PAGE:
Now if I was telling you this back in the fifties you would not have a clue to what I was talking about. Now of course you have seen it many times where large aircraft create orbital free fall and have people floating around.

Since Sputnik we have understood the high speed required to maintain orbital free fall. So when I mention that a baseball is traveling close to 100 MPH it is in fact in free fall and torque as we know it does not exist, about half of you will get it!

As the ball slowes torque comes into play and the ball will react to the spin or torque and will dip curve etc.

The spinning bowling ball traveling a little slower with such little surface contact!

Now, the year 2010 I walk into the curling rink and try and explain that the rock that was just thrown and that's now hurtling down the ice at 00point something miles per hour is in free fall. That as it slowes it is not rock and ice contact that is creating the curl but in fact its the force of torque. The game should be called TORQUEING. Just a little bitterness as when I advised that the broom sweeping happening is creating a force that interacts with torque causing ---!

Last night watching CBC the National

I just about fell off my chair as it was being explained that what has been taught about the how and why of ice and rock in Curling is wrong.

The people funding this investigation have had confidentiality papers signed to not fully disclose this, giving Canadian Olympic Curling contenders a slight edge!

Google - CBC NEWS - click SPORTS - click Curling - click All curling vidio - click The secret Science of Curling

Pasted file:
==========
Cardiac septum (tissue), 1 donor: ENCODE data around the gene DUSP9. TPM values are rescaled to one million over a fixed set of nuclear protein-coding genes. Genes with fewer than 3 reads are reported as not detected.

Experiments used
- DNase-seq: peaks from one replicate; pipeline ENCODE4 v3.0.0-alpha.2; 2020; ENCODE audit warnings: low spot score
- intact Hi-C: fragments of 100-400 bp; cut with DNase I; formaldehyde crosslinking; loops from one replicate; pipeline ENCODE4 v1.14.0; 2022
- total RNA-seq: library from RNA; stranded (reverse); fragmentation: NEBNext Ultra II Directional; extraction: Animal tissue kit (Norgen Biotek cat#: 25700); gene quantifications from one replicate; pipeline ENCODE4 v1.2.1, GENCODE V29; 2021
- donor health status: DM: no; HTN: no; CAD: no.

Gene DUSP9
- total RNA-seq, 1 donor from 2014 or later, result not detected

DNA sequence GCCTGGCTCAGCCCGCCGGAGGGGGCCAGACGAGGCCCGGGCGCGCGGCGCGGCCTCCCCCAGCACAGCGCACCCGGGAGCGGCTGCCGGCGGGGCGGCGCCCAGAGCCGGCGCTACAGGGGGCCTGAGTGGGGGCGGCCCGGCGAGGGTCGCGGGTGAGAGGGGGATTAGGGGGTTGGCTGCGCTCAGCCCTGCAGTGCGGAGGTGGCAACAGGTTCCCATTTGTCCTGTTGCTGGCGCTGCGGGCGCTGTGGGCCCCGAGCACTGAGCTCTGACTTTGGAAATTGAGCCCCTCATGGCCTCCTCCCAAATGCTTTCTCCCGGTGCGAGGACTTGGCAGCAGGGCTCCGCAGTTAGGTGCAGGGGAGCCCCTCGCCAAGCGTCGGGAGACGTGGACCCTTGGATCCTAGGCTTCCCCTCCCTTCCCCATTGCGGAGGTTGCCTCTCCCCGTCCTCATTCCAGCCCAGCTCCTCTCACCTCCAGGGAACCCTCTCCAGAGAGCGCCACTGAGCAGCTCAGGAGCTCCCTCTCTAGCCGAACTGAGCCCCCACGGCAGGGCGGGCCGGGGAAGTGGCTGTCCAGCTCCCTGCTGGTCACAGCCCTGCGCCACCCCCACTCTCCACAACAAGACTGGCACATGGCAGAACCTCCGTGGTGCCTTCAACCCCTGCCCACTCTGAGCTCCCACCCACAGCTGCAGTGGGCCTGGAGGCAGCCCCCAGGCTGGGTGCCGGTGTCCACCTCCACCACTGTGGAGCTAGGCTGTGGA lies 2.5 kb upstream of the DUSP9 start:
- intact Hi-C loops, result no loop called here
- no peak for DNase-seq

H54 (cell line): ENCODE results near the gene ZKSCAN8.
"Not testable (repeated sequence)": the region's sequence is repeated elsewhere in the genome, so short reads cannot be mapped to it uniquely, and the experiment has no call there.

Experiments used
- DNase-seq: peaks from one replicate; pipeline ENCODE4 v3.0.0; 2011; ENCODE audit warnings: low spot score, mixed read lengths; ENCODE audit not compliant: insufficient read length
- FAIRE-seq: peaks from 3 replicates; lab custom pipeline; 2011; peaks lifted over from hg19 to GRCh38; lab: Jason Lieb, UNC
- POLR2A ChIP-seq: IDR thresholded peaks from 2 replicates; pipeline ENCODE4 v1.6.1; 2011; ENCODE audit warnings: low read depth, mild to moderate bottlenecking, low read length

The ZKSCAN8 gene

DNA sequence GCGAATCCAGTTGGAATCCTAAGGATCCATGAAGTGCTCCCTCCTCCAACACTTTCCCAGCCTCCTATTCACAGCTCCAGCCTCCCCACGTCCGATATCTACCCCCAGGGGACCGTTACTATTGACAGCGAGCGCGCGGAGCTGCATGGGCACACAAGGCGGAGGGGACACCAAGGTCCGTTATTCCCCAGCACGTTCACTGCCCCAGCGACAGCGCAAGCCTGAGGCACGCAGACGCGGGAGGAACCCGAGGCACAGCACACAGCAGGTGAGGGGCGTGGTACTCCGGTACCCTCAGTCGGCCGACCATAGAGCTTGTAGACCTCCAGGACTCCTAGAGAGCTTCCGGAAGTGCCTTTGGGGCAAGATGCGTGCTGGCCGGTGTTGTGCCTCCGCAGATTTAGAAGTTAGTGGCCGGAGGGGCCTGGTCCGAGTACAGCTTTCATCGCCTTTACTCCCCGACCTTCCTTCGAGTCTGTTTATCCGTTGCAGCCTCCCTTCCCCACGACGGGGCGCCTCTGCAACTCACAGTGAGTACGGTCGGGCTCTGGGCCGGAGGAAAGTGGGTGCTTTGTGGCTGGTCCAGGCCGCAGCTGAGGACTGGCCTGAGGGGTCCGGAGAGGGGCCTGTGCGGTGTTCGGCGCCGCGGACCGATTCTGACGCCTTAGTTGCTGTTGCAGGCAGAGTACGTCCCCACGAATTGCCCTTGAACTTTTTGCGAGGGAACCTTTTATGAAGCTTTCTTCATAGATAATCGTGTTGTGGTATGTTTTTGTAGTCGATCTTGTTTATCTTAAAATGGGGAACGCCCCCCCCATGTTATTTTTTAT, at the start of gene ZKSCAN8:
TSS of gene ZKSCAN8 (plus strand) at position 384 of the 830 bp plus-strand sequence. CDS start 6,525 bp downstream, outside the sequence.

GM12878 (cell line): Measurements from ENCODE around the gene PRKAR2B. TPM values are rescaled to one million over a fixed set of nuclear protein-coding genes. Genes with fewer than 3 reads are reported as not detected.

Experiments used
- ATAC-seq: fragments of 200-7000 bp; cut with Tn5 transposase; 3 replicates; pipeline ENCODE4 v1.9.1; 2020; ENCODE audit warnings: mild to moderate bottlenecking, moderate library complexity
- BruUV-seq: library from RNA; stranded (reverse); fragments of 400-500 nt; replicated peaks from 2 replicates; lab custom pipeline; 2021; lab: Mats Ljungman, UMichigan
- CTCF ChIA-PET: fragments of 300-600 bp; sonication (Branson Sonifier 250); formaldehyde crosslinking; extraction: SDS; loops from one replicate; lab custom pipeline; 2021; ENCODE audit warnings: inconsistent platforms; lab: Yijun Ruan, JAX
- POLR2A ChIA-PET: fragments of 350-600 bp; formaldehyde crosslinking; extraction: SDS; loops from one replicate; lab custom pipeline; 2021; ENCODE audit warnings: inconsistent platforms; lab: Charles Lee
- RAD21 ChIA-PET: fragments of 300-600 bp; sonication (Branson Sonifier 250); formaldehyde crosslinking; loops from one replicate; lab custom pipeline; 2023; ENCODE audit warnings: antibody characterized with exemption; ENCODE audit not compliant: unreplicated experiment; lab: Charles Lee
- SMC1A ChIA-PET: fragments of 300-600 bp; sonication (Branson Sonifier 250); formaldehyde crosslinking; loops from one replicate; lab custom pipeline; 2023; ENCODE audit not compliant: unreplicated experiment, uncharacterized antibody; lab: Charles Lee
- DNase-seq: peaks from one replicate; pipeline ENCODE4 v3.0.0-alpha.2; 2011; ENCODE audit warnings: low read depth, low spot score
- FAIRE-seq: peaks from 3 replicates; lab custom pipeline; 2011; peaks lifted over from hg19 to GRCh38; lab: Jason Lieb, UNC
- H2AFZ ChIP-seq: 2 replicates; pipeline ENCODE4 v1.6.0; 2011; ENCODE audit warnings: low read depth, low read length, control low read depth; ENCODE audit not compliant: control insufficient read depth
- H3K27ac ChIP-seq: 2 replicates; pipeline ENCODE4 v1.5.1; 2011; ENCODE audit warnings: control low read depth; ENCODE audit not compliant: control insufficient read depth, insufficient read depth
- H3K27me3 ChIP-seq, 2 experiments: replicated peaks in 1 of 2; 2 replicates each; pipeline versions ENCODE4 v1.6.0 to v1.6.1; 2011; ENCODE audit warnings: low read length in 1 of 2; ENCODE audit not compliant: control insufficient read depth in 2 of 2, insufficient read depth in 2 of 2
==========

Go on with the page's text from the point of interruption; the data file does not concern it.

An engineering professor dispels a curling myth.

Bruce Voigt Discoverer

buy zovirax from on February 18, 2010:

It is great game!

_cheryl_ from California on February 18, 2010:

What a coincidence, I was just asking my husband the other day about curling (saw and olympic article headline on it)...I had no knowledge of it at all. I didn't know it's history dates as far back as 1924! A great and very thorough hub, I've learned lots thanks.

ateenyi from Chicago on February 17, 2010:

Excellent Hub!!!!

I enjoy the game at its total peak. Now once again we will get the opportunity to explore the event. The game is immensely popular for the reason that other with special ability does participate in the game. This makes the whole scenario the more adventurous. However, in 2009, curling (and hockey) championships specifically for the deaf have been instituted and the 2010 Paralympics with have their second celebration of Wheelchair Curling as a medal event, with co-ed teams. Thanks for sharing.

Keep on Hubbing

Richard Armen on February 17, 2010:

It looks like it would be fun to play!

Tomono on February 17, 2010:

This is really popular in Scotland my husband tells me and is usually the UK's best chance of a medal at the winter olympics.

Wade Hartley on February 13, 2010:

I've always wanted to play curling!

Eric Eales on February 06, 2010:

Follow the link on the front page of for a demonstration of wheelchair curling. You can also see lots of pictures on thr blog

Paula Atwell from Cleveland, OH on February 03, 2010:

Yes, even after the the guy from Minnesota (forgot his name) explained it, I still don't quite understand it but it sure was interesting to watch the tape.